Whistler Blackcomb’s many chairlifts and gondolas are, almost without exception, swift, modern and ideally located. (Don’t use the Catskinner chair unless you want the snow-park.) Lifts like Big Red, Garbanzo, Crystal Ridge and Jersey Cream get you across the mountain with ease, allowing you to traverse the entire terrain and really get the mileage in. Of particular note, the mighty Peak to Peak gondola links Whistler with Blackcomb in 10 minutes flat and offers some of the most impressive valley views you could ever hope for!

 

Activities away from the slopes

 

Whistler Blackcomb sits within easy reach of the Callaghan Valley’s wild, open wilderness – perfect terrain for all manner of outdoor pursuits. In order to ensure a little quality time with the lady, I booked snowshoeing and skidooing sessions for us.

 

Following a short drive out of town, we pulled up in the woods and followed our guide deep into the old-growth forest. Stomping through the snow with our snowshoes on was wonderful fun, and the scenery was breathtaking. The Callaghan Valley sits in the shared traditional territory of the Squamish and Lil’wat First Nations peoples, and the sense of heritage adds a great deal to the experience. We learned of the berries, bark and leaves used in indigenous tribal medicine, identified yellow cedar, subalpine fir, red alder and mountain hemlock trees, and stopped for tea by the lake in an old fur-trapper’s lodge as the flakes fell from the sky. A magical moment.

 

Our second foray into the wilds was a little less sedate. With helmets, protective gear and boots on, we hopped onto a powerful skidoo and followed our friendly guide high up Sproatt Mountain. Mastering the controls was easy enough, but I’m the first to admit I don’t mix well with machinery. (Allegations that I toppled the skidoo will be robustly denied...)

 

Zooming along old logging routes up the mountainside, we climbed higher and higher before stopping to take in fine views over the pines, peaks and valleys below, and the sheer scale of the terrain was astonishing.
 


Aside from snowshoeing and skidooing, visitors to Whistler can experience husky-sledding, heli-drops, cat-skiing, Finnish spa facilities and all manner of relaxing and exhilarating activities. In a 10-day trip, you just can’t get bored!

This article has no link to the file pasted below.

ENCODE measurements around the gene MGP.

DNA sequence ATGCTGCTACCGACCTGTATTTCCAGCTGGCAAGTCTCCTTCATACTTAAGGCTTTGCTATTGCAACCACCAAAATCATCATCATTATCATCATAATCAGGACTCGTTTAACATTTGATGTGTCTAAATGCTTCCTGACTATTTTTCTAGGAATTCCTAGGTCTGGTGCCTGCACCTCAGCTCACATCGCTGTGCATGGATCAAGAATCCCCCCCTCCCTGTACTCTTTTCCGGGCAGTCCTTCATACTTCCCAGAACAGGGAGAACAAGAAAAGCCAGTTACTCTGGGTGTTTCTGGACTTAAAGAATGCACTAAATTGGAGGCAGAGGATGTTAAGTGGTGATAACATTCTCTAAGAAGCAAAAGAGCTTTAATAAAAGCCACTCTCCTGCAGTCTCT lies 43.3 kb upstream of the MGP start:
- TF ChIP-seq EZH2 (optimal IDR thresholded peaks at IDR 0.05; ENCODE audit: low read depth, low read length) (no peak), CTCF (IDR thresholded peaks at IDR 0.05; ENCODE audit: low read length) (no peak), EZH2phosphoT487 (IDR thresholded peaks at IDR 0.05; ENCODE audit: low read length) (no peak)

Beers, bars and après-ski

 

Don’t come to Whistler Blackcomb expecting Val d’Isere-style après, because you’ll be disappointed. They just don’t party like that in Canada. They do, however, tuck into glorious piles of nachos and chicken wings, washed down with tasty local beers to suit all tastes. And that, in my book, makes a pleasant change. There's also a decent live music scene, with talented bands playing popular venues throughout the season. 

 

Merlin’s, the Garibaldi Lift Co (GLC’s) and Dusty’s sit in Blackcomb, Whistler and Creekside respectively, offering a welcoming home for thirsty après-skiers in search of a refreshing pitcher and a place to park up. We thoroughly enjoyed Merlin’s and GLC’s, but never made it to Dusty’s. Service is prompt and friendly, prices are reasonable and the food really hits the spot when you’ve been on the snow all day.

 

In Whistler itself, you’re spoiled for choice on the beer and food front. Welcoming bars and varied restaurants line the walkway through the village, tempting punters with a wonderful array of fine beers and international cuisine. With such variety and quality, you just can't go wrong.

 

I couldn’t be happier with the time I spent in Whistler Blackcomb, and although she needed a little encouragement in the early stages, I know my wife loved the adventure as well. If you’re looking for a change of scenery from the Alps and happy to spend a little extra to get there, Whistler Blackcomb is a ski destination I would recommend in a heartbeat.

 

Explore some of the best ski resorts in the Rockies with this useful infographic.